Gaming Impressions and Closing Thoughts

Setup of a G-Sync monitor is painless. As long as you have recent drivers from it will recognize the Acer XB280HK and show you a new menu option. You simply enable G-Sync there then change the Vertical Sync setting to "G-SYNC" in the 3D Settings menu.

Once you have that done you are basically good to go. In some instances, the game's settings will need to be set to V-Sync Off in order to work properly, but I haven't personally run into that.

Running games at 4K is fundamentally different than running them at 2560×1440 due to the amount of GPU horsepower required. A single frame of 2560×1440 rendered gameplay is 3.68M pixels while a single frame of 3840×2160 is 8.29M pixels – an increase of 2.25x. That means in order to maintain a similar frame rate, your graphics configuration will need to be around 2x more powerful if you are running at the native 4K resolution of the Acer XB280HK. 

In my opinion, the minimum graphics configuration to run the Acer XB280HK G-Sync monitor is a single GeForce GTX 980 or SLI configuration of GTX 780/780 Ti. That can be a sizeable investment in GPU hardware if you are just starting out with a new build and will require another $600-1200 over the $799 cost of the monitor itself. On the other hand, the ASUS PG278Q G-Sync monitor will be able to run with much less graphics horsepower in play because of the lower resolution – I think using a single GTX 970 is going to provide a great experience there.

As with many aspects of enthusiast PC gaming, the higher you invest in any single product component will often times influence the amount of investment required in other areas a well. That is definitely the case with this panel.

For my testing I used a pair of GeForce GTX 980 cards running in SLI sitting our standard GPU test bed of a Sandy Bridge-E 6-core processor and 16GB of DDR3 running at 1600 MHz.

Playing games at 4K is quite a breathtaking experience but requires some additional configuration. For example, our toughest game we use for testing is Crysis 3 and it could not be run, even with dual Maxwell GPUs, at 4K with the Very High IQ settings we typically use. Instead I had to move down the presets to Medium and lower MSAA from 4x to 2x. That resulted in a frame rate ranging between 40-55 FPS which is perfectly suited to show off the benefits of G-Sync. With a typical 4K monitor at that frame rate we would either see stuttering caused by shifting frame times or tearing as a result of misaligned scanning. But with G-Sync, you get an incredibly smooth gaming experience that is 100% playable.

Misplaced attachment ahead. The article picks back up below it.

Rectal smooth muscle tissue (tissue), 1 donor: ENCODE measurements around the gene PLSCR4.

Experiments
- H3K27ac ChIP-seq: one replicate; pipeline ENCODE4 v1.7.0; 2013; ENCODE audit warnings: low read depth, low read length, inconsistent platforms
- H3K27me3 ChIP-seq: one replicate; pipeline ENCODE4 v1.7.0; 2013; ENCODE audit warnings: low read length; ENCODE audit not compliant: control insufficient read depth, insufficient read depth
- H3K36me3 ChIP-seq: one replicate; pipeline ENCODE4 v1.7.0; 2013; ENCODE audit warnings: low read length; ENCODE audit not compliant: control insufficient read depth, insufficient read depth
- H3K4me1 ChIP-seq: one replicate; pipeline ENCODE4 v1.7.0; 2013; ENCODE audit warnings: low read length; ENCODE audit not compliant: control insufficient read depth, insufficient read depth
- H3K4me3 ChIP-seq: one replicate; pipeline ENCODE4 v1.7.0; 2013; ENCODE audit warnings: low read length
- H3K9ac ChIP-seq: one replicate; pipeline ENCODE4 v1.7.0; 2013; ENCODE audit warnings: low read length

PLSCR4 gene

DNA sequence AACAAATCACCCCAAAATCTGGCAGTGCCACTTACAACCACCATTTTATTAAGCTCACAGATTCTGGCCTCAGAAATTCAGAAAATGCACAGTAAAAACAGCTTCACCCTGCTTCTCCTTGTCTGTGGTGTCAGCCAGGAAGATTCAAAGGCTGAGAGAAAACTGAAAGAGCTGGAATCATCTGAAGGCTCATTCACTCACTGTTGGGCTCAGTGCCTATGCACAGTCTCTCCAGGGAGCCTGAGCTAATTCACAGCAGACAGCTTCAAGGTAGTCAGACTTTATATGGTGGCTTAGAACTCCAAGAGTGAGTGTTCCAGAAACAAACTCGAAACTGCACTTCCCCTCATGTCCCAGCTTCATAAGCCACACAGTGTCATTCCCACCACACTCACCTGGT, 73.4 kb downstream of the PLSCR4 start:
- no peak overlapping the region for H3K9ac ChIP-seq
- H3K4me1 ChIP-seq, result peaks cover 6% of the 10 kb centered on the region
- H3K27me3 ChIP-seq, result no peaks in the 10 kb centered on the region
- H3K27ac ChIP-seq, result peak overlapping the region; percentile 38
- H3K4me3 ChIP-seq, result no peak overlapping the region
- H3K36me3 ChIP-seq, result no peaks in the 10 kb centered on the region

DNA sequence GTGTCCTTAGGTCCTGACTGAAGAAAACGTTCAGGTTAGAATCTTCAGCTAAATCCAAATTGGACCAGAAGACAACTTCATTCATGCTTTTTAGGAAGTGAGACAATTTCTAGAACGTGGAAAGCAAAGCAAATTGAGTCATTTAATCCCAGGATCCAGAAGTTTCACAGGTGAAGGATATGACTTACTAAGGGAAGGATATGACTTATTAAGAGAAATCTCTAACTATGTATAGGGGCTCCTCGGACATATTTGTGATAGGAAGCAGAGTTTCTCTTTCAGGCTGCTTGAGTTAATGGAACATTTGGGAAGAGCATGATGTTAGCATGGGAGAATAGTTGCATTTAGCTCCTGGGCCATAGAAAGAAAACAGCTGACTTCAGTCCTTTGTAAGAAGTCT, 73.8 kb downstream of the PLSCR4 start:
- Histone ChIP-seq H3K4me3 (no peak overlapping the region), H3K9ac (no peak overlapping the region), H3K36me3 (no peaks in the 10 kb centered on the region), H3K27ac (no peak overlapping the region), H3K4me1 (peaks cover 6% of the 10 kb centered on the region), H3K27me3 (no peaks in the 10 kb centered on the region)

Games that were less demanding on the GPU hardware hit the 60 Hz cap of the Acer monitor and thus simply resorted to the same experience as if V-Sync were enabled. Skyrim, GRID 2, Deus Ex and even Bioshock Infinite were able to run at the 60 FPS cap of the screen and thus aren't really using the benefits of G-Sync technology. I will say that Bioshock Infinite did have a few instances of dropping down to around 55 FPS, which might have caused some noticeable stutter issues on standard monitors, but weren't even noticed on the XB280HK until viewing the FRAPS data after the fact. That is a positive sign that G-Sync is having its intended benefit.

Other than Crysis 3, both Metro: Last Light and Battlefield 4 were running under 60 FPS for most of our play time but still were excellent gaming experiences at 4K thanks to the implementation of G-Sync. I had always expected that the 4K resolution was a perfect location for G-Sync to exist today and these specific gaming sessions have really driven that home for me. Yes, you still need a significant amount of GPU processing power to get 4K to run at playable frame rates, but that range of playable frame rates is extended to a much lower minimum with G-Sync

Pricing and Availability

Acer told me that the XB280HK 28-in 4K G-Sync monitor would show up for sale in early to mid-October with a price tag of $799. Let's see how it all stacks up: